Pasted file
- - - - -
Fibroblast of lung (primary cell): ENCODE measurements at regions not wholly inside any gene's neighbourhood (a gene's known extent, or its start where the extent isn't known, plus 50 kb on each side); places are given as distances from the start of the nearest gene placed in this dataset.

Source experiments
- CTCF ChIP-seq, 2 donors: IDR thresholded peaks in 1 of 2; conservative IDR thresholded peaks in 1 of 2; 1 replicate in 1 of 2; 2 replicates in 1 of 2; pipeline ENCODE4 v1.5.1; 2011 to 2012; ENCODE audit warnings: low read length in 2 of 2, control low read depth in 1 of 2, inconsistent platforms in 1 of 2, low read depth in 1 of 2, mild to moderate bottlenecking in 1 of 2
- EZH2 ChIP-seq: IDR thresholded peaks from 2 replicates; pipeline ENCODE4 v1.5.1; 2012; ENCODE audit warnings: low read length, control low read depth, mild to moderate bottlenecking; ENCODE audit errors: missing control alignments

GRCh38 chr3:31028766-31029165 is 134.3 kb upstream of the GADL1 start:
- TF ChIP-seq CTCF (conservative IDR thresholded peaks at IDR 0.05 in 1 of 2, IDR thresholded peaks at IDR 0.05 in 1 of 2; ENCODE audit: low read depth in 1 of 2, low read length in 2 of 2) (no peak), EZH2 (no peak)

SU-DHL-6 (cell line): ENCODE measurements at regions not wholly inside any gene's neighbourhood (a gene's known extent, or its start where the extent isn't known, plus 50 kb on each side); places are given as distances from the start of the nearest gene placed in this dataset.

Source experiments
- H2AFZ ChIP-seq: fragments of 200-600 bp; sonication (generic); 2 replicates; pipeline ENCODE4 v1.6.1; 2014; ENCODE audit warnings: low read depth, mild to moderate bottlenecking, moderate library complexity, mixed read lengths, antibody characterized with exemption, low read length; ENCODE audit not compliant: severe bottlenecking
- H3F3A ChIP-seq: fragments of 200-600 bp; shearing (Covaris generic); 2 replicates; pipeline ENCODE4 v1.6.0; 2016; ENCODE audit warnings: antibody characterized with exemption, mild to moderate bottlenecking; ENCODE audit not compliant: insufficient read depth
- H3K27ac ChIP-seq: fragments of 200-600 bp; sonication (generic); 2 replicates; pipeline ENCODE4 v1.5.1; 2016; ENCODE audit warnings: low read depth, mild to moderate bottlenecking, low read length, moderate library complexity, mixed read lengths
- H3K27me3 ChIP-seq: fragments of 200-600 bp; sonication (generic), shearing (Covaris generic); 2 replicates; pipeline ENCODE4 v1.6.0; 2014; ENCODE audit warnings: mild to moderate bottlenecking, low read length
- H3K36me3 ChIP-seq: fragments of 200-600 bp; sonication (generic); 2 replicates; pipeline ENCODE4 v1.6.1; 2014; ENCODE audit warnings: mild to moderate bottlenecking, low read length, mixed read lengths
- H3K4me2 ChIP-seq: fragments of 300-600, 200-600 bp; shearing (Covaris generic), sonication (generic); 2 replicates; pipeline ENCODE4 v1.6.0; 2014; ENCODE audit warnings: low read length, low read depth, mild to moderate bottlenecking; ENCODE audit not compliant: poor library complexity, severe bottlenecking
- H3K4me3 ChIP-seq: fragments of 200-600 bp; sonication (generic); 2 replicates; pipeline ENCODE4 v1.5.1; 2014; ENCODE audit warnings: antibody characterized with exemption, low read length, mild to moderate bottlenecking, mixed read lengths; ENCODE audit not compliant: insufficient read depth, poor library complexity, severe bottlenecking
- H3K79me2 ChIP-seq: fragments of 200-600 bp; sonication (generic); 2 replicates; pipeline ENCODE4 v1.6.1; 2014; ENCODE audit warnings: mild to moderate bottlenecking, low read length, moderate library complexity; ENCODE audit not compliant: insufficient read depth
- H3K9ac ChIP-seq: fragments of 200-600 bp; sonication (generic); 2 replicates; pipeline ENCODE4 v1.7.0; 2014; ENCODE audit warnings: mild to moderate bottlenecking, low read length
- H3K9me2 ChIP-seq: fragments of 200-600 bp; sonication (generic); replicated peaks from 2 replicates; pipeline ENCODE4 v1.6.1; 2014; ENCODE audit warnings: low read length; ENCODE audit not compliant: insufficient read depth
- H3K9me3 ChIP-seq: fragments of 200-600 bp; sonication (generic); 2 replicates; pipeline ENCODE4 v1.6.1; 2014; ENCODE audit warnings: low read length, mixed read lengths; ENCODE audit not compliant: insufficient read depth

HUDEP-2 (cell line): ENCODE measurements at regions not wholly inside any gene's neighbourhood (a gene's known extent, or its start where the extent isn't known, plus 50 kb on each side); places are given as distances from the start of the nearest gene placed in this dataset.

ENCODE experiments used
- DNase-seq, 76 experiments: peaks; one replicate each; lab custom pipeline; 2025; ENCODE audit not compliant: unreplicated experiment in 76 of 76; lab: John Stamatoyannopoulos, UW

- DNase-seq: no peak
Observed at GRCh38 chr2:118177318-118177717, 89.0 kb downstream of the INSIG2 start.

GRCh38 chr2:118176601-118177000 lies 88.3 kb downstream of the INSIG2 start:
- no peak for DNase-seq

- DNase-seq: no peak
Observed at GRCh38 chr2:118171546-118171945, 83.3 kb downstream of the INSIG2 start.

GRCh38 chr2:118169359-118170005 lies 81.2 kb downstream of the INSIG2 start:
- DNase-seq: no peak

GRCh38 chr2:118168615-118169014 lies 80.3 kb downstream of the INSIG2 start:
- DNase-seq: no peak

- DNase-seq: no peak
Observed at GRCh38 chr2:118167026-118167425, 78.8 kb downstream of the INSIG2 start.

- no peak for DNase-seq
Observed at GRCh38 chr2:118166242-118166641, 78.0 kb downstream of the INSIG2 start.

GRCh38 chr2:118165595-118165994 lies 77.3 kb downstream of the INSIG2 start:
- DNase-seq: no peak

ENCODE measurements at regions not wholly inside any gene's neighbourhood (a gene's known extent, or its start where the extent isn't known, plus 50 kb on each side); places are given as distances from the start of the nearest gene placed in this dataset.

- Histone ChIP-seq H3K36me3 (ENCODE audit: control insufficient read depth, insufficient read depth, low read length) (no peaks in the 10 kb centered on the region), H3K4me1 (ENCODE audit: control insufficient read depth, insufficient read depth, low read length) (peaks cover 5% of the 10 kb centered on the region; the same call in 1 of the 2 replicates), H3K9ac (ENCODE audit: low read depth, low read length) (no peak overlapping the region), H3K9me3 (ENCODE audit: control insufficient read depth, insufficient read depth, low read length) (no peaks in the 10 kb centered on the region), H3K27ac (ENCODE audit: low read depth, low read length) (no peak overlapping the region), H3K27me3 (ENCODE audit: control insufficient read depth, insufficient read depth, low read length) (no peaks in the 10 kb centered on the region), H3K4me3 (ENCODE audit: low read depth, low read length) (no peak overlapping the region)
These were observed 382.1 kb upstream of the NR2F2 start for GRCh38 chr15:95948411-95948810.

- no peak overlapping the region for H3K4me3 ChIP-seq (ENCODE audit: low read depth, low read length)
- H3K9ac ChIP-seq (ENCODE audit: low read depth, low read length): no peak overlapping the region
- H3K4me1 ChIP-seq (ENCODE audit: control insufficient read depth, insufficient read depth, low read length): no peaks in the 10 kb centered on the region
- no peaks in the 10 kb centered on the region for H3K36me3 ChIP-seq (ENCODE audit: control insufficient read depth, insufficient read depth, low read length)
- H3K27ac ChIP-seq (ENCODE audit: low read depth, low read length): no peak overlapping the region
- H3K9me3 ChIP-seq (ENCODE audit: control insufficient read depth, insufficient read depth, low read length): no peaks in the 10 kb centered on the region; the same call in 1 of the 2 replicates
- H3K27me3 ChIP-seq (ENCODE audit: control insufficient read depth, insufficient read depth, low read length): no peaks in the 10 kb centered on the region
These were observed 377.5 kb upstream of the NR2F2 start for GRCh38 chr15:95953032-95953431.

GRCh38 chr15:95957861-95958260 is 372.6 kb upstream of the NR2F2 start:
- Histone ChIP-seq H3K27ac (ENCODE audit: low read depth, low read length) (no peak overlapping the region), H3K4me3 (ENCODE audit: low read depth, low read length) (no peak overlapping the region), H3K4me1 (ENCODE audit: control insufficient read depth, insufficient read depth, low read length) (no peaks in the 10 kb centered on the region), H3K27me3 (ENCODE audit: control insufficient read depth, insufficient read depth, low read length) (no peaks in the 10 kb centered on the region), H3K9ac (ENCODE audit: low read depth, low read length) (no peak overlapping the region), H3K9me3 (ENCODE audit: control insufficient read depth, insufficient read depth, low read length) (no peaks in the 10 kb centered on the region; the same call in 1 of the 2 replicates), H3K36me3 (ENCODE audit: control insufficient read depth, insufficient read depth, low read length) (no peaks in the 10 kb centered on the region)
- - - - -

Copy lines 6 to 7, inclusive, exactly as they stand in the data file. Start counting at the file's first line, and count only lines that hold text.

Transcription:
- TF ChIP-seq CTCF (conservative IDR thresholded peaks at IDR 0.05 in 1 of 2, IDR thresholded peaks at IDR 0.05 in 1 of 2; ENCODE audit: low read depth in 1 of 2, low read length in 2 of 2) (no peak), EZH2 (no peak)

SU-DHL-6 (cell line): ENCODE measurements at regions not wholly inside any gene's neighbourhood (a gene's known extent, or its start where the extent isn't known, plus 50 kb on each side); places are given as distances from the start of the nearest gene placed in this dataset.